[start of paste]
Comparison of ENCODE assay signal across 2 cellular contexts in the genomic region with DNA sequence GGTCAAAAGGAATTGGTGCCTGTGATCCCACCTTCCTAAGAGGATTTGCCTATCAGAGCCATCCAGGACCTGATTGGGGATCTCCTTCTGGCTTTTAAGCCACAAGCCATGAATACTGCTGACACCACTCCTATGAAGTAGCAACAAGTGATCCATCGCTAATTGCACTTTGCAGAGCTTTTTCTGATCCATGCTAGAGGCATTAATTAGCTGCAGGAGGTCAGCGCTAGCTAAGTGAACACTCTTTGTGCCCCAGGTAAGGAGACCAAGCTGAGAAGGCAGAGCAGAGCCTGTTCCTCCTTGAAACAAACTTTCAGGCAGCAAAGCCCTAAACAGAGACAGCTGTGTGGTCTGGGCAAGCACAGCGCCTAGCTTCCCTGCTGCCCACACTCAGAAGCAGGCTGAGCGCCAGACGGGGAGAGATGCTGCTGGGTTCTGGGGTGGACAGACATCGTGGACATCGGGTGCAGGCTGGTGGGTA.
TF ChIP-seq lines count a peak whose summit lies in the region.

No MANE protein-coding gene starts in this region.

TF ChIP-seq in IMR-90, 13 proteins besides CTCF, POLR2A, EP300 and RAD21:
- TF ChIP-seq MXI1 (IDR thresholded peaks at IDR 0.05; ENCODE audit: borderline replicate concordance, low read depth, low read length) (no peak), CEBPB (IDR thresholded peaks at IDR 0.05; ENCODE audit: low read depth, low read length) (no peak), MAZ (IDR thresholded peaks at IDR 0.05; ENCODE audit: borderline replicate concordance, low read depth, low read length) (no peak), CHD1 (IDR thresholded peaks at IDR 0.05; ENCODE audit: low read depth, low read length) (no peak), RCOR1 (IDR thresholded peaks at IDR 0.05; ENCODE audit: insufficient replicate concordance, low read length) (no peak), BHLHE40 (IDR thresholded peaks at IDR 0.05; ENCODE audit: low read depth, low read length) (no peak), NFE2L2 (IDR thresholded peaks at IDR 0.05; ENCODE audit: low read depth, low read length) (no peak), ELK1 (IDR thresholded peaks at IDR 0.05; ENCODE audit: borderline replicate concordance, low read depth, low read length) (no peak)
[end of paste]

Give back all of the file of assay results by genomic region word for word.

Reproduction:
Comparison of ENCODE assay signal across 2 cellular contexts in the genomic region with DNA sequence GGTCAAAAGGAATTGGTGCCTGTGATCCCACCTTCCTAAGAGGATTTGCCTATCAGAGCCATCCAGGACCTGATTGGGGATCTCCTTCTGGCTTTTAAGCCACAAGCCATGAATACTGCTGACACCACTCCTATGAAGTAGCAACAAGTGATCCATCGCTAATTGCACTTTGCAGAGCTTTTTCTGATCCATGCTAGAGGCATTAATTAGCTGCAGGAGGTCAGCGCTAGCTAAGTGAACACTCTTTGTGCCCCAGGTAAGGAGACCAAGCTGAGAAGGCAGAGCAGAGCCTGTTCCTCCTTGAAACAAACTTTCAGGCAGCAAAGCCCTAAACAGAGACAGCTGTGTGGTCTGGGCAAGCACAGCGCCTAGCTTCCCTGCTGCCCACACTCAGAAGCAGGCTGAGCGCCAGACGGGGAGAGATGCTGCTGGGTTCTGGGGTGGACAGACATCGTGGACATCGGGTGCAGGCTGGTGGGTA.
TF ChIP-seq lines count a peak whose summit lies in the region.

No MANE protein-coding gene starts in this region.

TF ChIP-seq in IMR-90, 13 proteins besides CTCF, POLR2A, EP300 and RAD21:
- TF ChIP-seq MXI1 (IDR thresholded peaks at IDR 0.05; ENCODE audit: borderline replicate concordance, low read depth, low read length) (no peak), CEBPB (IDR thresholded peaks at IDR 0.05; ENCODE audit: low read depth, low read length) (no peak), MAZ (IDR thresholded peaks at IDR 0.05; ENCODE audit: borderline replicate concordance, low read depth, low read length) (no peak), CHD1 (IDR thresholded peaks at IDR 0.05; ENCODE audit: low read depth, low read length) (no peak), RCOR1 (IDR thresholded peaks at IDR 0.05; ENCODE audit: insufficient replicate concordance, low read length) (no peak), BHLHE40 (IDR thresholded peaks at IDR 0.05; ENCODE audit: low read depth, low read length) (no peak), NFE2L2 (IDR thresholded peaks at IDR 0.05; ENCODE audit: low read depth, low read length) (no peak), ELK1 (IDR thresholded peaks at IDR 0.05; ENCODE audit: borderline replicate concordance, low read depth, low read length) (no peak)